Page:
Electric Aircraft Test Cell Launched for Propulsion Trials

Set to enable testing on fan and propeller-based propulsion systems, the Wright Electric Aircraft Engine Test Cell (WEAETC) is designed to characterize the performance of megawatt-class electric aircraft propulsion systems By William Mackenzie / 30 Apr 2024
Electric Aircraft Test Cell Launched for Propulsion Trials
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Wright Electric, a specialist in electric propulsion for large commercial aircraft, has launched its Wright Electric Aircraft Engine Test Cell (WEAETC). 

The WEAETC is designed to characterize the performance of megawatt-class electric aircraft propulsion systems, and will enable testing on fan- and propeller-based propulsion systems.

The testing process will unfold in two key phases. Initially, Wright will conduct ground testing utilizing its cutting-edge 2 MW Wright-1A motor. Initial tests will use the LF507-1F fan module and the C-130 propeller. 

Subsequently, Wright will embark on the second phase using its new motor, the WM2500, capable of delivering up to 2.5 MW of power and equipped with an integrated custom drive. This motor has been developed under the ARPA-E ASCEND program.

Through rigorous testing and analysis at the WEAETC, Wright aims to validate the thermal and dynamic stability of its Electric Propulsion Unit (EPU), which is notably quieter than conventional engines. This EPU will then be installed under the wing and flight tested, paving the way for advancements in electrification technologies.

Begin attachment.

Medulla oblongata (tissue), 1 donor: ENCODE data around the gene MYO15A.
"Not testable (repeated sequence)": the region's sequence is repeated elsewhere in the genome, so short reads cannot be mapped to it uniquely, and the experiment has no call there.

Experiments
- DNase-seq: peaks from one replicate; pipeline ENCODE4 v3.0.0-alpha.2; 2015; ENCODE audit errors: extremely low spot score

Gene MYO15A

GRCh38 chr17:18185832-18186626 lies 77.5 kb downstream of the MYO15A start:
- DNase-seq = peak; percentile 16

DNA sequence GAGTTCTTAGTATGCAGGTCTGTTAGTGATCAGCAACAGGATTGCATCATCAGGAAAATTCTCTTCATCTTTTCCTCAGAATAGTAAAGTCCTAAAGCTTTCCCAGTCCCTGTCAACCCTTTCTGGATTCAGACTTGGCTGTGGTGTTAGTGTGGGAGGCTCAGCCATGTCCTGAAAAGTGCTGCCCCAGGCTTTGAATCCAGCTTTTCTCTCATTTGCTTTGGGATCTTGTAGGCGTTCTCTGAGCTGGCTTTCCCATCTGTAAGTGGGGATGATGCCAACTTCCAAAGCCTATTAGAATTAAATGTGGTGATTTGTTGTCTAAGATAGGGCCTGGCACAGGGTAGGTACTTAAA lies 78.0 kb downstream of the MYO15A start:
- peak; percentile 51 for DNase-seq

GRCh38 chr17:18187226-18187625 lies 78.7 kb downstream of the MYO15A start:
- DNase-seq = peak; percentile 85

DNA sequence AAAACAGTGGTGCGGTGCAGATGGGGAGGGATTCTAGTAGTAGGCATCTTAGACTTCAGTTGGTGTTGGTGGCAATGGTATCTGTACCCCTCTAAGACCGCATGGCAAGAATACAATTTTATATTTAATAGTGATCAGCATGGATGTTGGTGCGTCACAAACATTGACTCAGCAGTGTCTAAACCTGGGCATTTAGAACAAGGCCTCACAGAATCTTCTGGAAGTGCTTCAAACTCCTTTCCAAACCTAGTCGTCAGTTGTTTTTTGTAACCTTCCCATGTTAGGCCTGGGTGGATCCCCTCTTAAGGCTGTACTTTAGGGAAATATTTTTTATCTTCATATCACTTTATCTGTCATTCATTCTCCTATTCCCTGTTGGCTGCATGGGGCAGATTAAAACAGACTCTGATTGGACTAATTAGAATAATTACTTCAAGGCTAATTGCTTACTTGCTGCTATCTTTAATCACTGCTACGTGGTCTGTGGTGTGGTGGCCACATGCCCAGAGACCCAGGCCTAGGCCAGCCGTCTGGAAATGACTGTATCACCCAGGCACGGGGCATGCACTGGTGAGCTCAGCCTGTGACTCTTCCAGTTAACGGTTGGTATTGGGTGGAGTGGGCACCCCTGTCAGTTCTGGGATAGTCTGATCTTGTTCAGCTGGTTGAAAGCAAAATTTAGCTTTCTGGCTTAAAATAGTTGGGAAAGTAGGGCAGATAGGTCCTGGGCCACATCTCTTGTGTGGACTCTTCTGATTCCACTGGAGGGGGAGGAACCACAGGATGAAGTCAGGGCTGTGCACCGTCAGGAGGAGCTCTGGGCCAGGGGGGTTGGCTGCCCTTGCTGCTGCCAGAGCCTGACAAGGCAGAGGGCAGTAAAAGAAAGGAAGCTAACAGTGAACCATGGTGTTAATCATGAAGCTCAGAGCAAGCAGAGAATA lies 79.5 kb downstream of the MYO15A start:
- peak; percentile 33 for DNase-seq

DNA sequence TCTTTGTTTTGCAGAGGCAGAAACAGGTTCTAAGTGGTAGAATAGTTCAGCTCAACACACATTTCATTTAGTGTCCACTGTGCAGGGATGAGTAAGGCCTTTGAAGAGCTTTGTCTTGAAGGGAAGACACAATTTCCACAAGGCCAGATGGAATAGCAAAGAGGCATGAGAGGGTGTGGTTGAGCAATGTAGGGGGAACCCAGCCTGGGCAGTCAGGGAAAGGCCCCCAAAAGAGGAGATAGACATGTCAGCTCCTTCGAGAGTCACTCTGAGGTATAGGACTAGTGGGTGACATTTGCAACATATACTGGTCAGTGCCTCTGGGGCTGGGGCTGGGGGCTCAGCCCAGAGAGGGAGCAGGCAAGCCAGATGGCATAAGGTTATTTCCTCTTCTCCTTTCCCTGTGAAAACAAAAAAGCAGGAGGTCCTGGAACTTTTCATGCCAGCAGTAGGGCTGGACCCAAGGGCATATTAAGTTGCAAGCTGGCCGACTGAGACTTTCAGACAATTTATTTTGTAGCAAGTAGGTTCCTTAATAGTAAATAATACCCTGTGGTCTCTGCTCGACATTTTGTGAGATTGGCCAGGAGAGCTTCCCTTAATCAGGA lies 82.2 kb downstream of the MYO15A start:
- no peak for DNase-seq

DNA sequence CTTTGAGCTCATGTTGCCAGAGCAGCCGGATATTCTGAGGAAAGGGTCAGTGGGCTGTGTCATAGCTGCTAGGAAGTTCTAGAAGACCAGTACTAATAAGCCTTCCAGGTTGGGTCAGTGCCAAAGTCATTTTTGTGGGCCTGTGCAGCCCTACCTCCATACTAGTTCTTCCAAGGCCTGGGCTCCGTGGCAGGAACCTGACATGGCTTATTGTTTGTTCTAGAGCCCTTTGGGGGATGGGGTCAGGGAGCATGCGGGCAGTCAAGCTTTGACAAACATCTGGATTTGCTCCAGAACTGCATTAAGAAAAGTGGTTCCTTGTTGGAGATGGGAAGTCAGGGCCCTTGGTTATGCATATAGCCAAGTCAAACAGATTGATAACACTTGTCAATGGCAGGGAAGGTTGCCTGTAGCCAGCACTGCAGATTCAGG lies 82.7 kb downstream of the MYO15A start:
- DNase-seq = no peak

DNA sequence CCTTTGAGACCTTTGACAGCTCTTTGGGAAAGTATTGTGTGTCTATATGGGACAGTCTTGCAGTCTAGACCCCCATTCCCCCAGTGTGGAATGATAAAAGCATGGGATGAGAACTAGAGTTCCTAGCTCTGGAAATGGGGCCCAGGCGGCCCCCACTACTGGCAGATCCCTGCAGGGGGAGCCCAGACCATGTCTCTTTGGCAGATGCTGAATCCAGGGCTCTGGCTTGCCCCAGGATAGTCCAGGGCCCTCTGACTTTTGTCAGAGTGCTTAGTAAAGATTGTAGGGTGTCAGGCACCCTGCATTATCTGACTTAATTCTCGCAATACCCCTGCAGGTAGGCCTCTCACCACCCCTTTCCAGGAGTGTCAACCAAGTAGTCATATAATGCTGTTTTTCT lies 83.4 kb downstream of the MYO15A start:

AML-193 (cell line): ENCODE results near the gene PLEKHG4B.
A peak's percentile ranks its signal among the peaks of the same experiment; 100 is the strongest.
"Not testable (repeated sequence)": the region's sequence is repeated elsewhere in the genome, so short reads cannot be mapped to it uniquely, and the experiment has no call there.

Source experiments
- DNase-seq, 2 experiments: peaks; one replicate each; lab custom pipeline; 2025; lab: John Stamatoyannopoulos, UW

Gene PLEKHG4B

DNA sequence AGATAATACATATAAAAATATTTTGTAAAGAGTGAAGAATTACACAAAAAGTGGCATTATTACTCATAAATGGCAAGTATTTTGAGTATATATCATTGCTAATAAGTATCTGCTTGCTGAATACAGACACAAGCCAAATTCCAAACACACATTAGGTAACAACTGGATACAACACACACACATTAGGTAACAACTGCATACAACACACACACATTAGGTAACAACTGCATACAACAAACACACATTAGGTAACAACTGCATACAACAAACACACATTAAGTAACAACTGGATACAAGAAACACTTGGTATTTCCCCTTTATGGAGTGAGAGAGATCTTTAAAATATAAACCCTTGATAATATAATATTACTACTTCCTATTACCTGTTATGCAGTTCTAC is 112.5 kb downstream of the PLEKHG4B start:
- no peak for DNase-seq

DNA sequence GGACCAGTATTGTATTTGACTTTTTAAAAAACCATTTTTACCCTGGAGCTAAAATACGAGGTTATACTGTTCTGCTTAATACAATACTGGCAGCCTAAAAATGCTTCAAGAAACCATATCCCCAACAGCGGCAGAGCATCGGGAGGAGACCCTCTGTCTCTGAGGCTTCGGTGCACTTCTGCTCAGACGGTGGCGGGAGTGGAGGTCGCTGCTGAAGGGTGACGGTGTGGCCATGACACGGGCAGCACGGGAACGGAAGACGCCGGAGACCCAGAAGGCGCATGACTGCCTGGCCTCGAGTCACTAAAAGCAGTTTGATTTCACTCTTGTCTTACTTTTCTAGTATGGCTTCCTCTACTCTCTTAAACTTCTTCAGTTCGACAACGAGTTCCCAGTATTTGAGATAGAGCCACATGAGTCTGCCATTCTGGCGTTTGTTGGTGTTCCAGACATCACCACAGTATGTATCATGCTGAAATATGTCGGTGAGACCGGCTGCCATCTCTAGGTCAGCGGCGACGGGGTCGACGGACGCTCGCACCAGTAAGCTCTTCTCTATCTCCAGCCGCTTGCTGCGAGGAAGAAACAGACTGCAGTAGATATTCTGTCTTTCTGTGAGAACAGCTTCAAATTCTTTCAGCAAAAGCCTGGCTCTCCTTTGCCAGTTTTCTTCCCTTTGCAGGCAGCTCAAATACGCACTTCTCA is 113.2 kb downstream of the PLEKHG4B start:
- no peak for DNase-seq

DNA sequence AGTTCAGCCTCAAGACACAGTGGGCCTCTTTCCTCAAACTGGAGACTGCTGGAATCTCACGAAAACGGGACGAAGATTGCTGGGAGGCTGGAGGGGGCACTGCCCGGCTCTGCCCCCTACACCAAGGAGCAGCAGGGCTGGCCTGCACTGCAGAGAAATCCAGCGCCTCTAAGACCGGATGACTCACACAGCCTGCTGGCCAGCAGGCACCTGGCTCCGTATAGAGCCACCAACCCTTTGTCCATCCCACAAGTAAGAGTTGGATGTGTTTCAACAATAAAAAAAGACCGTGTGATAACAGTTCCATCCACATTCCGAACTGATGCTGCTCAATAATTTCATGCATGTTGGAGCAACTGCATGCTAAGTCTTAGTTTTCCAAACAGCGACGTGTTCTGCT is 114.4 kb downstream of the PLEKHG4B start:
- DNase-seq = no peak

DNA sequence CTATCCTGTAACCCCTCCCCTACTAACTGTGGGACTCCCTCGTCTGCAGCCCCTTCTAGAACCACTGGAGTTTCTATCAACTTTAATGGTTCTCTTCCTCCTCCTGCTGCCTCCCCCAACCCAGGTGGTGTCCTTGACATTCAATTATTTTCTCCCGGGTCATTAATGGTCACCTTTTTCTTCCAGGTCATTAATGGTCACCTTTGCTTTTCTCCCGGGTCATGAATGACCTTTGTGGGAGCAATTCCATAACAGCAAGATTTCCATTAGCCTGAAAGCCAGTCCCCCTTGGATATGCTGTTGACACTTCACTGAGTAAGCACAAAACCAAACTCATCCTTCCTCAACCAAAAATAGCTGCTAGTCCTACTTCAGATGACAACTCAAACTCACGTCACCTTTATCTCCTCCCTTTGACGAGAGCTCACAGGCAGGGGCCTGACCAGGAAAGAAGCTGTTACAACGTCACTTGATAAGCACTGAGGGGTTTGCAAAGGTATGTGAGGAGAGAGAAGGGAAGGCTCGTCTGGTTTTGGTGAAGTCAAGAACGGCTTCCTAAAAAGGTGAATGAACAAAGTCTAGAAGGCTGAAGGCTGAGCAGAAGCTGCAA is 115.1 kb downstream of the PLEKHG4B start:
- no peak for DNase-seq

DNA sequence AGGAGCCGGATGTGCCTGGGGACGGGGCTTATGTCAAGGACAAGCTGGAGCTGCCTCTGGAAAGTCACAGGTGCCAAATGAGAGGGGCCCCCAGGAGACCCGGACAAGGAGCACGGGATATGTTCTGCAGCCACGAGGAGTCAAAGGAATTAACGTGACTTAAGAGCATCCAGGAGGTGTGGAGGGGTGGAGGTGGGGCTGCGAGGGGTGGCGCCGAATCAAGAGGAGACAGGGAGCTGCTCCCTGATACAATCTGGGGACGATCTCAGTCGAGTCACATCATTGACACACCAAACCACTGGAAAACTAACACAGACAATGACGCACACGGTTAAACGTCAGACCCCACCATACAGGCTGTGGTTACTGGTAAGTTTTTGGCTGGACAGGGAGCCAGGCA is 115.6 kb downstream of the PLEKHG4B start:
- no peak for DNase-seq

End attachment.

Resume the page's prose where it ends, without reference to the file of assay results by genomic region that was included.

The Wright Electric Mission

Founded in 2016, Wright’s goal is to decarbonize the aerospace industry. The company works with leading groups such as NASA, Y Combinator, The US Department of Energy Advanced Research Projects Agency–Energy, and the US Department of Defense.

Wright builds power dense-electric motors and energy-dense batteries for aerospace and defense applications. The company recently tested its industry-leading electric motor to over 1 megawatt, and is planning for altitude testing at the NASA Electric Aircraft Testbed (NEAT). 

Also, earlier this year, Wright was selected to join the ARPA-E Pioneering Railroad, Oceanic and Plane Electrification with 1K energy storage systems (PROPEL-1K) program, which aims to develop emission-free, high-energy, and high-power energy storage solutions to electrify domestic aircraft, railroads, and ships.

Wright assert that achieving 1 Megawatt of shaft power is an important step in reaching the company’s goal of making all single-aisle flights under 800 miles zero emissions. Commercial class airplanes need megawatt-sized propulsion systems for a full passenger load take off.

Peter Kurowski, Propulsion Lead at Wright, commented; “Using a proven fan module significantly reduces the risk of the test campaign and lets us directly compare the acoustic profile and thermal signature of the electric propulsion unit and its classical turbofan version. The successful ground test campaign will open the doors to a flight test.”

Wright’s partners in this effort include ARPA-E, Rzeszow University of Technology, CFS Aero, Avalon Aerospace, and Executive Jet Support. 

Posted by William Mackenzie Connect & Contact